Crito, a rich man, complaining that he is harassed by informers, Socrates recommends him to secure the services of Archidemus, a poor man well skilled in the law, to defend him against them; a plan by which both are benefited. Archidemus also assists others, and gains both reputation and emolument.

1. I know that he also heard Crito once observe, how difficult it was for a man who wished to mind his own business to live at Athens. “For at this very time,” added he, “there are people bringing actions against me, not because they have suffered any wrong from me, but because they think that I would rather pay them a sum of money than have the trouble of law proceedings.” 2. “Tell me, Crito,” said Socrates, “do you not keep dogs, that they may drive away the wolves from your sheep?” “Certainly,” answered Crito, “for it is more profitable to me to keep them than not.” “Would you not then be inclined to keep a man also, who would be willing and able to drive away from you those that try to molest you?” “I would with pleasure,” returned Crito, “if I were not afraid that he would turn against me.” 3. “But do you not see,” said Socrates, “that it would be much more pleasant for him to serve himself by gratifying such a man as you than by incurring your enmity. And be assured that there are such characters here, who would he extremely ambitious to have you for a friend.”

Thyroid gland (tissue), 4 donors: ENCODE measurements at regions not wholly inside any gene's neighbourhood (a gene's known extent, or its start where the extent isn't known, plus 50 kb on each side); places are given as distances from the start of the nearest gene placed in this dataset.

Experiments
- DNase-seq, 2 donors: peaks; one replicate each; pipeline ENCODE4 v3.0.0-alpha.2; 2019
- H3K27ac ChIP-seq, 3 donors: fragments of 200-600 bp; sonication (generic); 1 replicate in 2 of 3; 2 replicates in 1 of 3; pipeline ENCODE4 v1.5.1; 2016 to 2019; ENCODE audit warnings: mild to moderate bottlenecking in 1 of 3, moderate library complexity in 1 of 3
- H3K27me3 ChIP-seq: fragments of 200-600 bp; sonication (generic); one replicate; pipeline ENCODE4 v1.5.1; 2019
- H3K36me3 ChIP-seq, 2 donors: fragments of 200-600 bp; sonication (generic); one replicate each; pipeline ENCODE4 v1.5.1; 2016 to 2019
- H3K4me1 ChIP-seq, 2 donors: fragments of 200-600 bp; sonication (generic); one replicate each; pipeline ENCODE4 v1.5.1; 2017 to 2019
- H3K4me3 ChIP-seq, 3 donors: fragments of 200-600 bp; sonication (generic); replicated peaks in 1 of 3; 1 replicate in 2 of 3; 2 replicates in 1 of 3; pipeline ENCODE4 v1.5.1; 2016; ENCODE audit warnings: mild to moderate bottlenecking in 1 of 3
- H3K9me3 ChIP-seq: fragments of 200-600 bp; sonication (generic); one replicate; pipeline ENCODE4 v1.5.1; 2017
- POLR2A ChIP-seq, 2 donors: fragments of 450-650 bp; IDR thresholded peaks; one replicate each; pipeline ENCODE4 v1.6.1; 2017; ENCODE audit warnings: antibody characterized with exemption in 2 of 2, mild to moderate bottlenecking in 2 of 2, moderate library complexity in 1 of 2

4. In consequence of this conversation, they fixed upon Archidemus, a man of great ability both in speaking and acting, but poor; for he was not of a character to make money by every means, but was a lover of honesty, too noble to take money from the informers. Crito, therefore, whenever he gathered in his corn, or oil, or wine, or wool, or anything else that grew on his land, used to select a portion of it, and give it to Archidemus; and used to invite him whenever he sacrificed, and paid him attention in every similar way. 5. Archidemus, accordingly, thinking that Crito’s house would be a place of refuge for him, showed him much respect, and quickly discovered, on the part of Crito’s accusers, many illegal acts, and many persons who were enemies to those accusers, (one of) whom he summoned to a public trial, in which it would be settled what he should suffer or pay. 6. This person, being conscious of many crimes, tried every means to get out of the hands of Archidemus; but Archidemus would not let him off, until he ceased to molest Crito, and gave himself a sum of money besides.